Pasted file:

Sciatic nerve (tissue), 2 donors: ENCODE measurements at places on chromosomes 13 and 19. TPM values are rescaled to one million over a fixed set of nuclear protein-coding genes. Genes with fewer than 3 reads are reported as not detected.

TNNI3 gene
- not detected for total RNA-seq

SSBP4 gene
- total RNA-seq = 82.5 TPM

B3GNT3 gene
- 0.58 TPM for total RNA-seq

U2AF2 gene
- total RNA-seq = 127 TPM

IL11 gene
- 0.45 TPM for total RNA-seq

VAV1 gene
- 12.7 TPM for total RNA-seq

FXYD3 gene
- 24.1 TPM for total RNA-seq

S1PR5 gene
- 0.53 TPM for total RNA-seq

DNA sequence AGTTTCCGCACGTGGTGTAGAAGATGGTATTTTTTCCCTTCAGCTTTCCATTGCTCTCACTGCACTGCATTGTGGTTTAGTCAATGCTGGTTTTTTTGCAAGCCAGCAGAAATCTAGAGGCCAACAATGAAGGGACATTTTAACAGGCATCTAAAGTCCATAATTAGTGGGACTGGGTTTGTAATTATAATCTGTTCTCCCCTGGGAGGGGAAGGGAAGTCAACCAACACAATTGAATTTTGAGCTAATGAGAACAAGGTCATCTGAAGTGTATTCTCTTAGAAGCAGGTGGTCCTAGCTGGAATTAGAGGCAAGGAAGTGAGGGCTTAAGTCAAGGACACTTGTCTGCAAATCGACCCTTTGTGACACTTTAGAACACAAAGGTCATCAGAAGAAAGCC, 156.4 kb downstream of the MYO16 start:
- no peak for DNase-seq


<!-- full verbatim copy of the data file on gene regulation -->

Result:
Sciatic nerve (tissue), 2 donors: ENCODE measurements at places on chromosomes 13 and 19. TPM values are rescaled to one million over a fixed set of nuclear protein-coding genes. Genes with fewer than 3 reads are reported as not detected.

TNNI3 gene
- not detected for total RNA-seq

SSBP4 gene
- total RNA-seq = 82.5 TPM

B3GNT3 gene
- 0.58 TPM for total RNA-seq

U2AF2 gene
- total RNA-seq = 127 TPM

IL11 gene
- 0.45 TPM for total RNA-seq

VAV1 gene
- 12.7 TPM for total RNA-seq

FXYD3 gene
- 24.1 TPM for total RNA-seq

S1PR5 gene
- 0.53 TPM for total RNA-seq

DNA sequence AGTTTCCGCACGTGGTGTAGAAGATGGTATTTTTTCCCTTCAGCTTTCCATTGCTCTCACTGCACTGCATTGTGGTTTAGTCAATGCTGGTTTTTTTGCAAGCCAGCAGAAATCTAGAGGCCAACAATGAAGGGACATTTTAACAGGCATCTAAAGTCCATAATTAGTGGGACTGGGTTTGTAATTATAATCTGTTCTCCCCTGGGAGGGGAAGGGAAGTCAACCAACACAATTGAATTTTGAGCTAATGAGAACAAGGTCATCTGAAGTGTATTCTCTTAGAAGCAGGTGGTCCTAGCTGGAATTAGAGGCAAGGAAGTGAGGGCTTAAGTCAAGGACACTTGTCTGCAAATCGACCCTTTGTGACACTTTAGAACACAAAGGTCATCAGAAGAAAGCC, 156.4 kb downstream of the MYO16 start:
- no peak for DNase-seq